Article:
85th Birthday Greeting

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As Irene Adler was always the woman to Sherlock Holmes, so Jascha Heifetz has always been the violinist to me. Of course there have been some long term romances (i.e. Stèphane Grappelli), and a few bagatelles (Ysaÿe's recording of Lointain Passé, Huberman's Beethoven, Eddie South), but these in no way substitute for, and in many ways serve to enhance, the underlying and overwhelming influence Heifetz's playing has had upon me.

I have met him only twice in my life under circumstances he could not possibly remember. The first of these was a concert he did at the Brooklyn Academy of Music around 1950, the program of which included the Bloch Sonata and the Grieg c minor Sonata. I sat with my parents in the front row of the seats placed on stage to accommodate the overflow. I never took my eyes off him. As compositions, I hated both the Bloch and the Grieg (I was as prim a little aesthete as any seven-year-old child could be. I have since grown to adore both works!). Afterwards I went backstage for an autograph. The security was fairly tight. People were only allowed in one at a time. There was a hulk of a bodyguard. There was an absolutely gorgeous woman (Heifetz's wife) and there was this not-as-gigantic-as-imagined man who looked at a very tongue-tied child whom he might have recognized from the front row, and gently asked "would you like my autograph?". The child somehow managed to wag its head, mutter thank you, and was ushered out.

The second incident occurred at Juilliard during a sonata class I was having with Edouard Dethier. It might have been 1958 or 1959. I was playing the Saint-Saëns D minor (a work I fell in love with immediately upon hearing Heifetz's recording). The door opened and HE appeared. He listened for a while, stopped us very shyly and gently (by putting his hand on one of my arms), exchanged some words with Dethier, said goodbye, and left.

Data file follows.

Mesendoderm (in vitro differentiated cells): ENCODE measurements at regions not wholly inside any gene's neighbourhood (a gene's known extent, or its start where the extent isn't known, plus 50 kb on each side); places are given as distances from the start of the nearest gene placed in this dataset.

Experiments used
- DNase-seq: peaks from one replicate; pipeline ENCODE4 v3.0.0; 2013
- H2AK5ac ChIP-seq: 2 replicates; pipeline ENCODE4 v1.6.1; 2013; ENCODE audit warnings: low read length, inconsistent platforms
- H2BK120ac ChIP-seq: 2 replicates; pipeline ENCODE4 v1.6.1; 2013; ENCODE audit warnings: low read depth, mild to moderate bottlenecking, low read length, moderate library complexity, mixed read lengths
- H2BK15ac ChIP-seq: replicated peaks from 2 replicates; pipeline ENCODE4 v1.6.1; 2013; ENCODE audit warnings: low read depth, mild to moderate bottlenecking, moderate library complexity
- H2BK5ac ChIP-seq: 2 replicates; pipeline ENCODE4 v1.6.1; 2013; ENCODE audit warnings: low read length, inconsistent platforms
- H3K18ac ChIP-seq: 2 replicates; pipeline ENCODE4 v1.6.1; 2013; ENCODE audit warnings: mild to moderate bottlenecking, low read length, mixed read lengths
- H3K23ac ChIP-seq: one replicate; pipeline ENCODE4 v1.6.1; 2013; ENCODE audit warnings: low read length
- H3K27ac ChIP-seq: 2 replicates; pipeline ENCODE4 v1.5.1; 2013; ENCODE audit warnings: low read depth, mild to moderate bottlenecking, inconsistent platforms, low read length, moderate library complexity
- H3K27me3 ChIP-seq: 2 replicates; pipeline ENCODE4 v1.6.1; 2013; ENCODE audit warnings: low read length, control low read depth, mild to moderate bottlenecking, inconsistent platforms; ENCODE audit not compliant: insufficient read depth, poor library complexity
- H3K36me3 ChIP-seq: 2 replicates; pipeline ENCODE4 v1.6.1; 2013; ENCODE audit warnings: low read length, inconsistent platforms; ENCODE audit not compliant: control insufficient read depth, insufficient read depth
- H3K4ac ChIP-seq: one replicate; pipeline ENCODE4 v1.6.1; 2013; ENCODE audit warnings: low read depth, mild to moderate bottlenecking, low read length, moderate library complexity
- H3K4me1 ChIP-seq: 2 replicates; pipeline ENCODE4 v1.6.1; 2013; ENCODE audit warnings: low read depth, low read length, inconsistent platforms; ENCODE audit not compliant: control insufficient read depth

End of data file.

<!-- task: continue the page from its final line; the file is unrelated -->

My only other contact with him was, as a Heifetz fellow at the Berkshire Music Centre in 1965, when I wrote him a thank you letter. For years I have wanted to write, saying what he has meant to me, as influence, as model, but I have always thought it would seem presumptuous, and an intrusion.

A great deal of my violinistic "roots" come directly from his recordings. I feel this may appear strange given how disparate our repertories are. One evening I was driving and tuned into the middle of a broadcast of a violin and cello duo. It was clearly a 20th-century work, probably middle-European, pre-World War 2 language. That I did not know it was a little surprising, but what absolutely drove me crazy was the violin playing. Who played like this - diamond-etched bow strokes, equal attention paid to decay as well as attack, acerbic, glinting, asymmetric? I did! I played that way, but despite more than 60 first recordings to my credit, I was certain that I had not simply forgotten that I recorded it. But here was a work, from my own back yard, and someone was playing it as I would! Who could it be?

The recording in question was Ernst Toch's Duo, and the performers were Heifetz and Piatagorsky. If anything demonstrated the applicability of Heifetz's style to 20th-century music, that experience did. Heifetz's playing is as much a part of this century as Mies van der Rohe or Le Corbusier.

So, happy eighty-fifth birthday, dear Mr. Heifetz, and thank you very, very much, not only for your playing and accomplishments, but for opening a window that allowed the future to enter our violinistic lives.

Paul Zukofsky

Originally published in the
Heifetz 85th birthday anniversary issue
The Strad
February 1986